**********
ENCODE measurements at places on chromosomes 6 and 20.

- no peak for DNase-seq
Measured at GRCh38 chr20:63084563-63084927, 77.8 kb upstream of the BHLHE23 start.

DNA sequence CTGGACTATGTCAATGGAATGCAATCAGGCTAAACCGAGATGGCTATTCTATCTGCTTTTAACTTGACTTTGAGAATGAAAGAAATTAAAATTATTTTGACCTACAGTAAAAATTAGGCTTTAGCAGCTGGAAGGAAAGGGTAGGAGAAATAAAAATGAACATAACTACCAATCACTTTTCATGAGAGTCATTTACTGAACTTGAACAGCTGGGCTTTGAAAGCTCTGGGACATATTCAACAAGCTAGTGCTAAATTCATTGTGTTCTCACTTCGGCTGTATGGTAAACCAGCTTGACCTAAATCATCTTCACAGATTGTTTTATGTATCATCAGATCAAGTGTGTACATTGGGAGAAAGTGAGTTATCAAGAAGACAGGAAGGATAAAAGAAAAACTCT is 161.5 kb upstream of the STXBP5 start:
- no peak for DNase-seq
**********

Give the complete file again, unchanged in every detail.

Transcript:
ENCODE measurements at places on chromosomes 6 and 20.

- no peak for DNase-seq
Measured at GRCh38 chr20:63084563-63084927, 77.8 kb upstream of the BHLHE23 start.

DNA sequence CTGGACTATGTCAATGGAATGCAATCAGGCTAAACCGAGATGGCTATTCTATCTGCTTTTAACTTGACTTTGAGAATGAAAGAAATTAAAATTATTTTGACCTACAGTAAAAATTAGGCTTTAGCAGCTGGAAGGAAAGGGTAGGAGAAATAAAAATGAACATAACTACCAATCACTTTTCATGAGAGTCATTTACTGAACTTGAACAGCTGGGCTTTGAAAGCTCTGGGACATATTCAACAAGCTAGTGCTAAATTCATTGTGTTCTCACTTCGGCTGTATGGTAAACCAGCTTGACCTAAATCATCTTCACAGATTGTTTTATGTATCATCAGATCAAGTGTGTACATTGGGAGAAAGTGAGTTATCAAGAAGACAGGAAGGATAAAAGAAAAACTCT is 161.5 kb upstream of the STXBP5 start:
- no peak for DNase-seq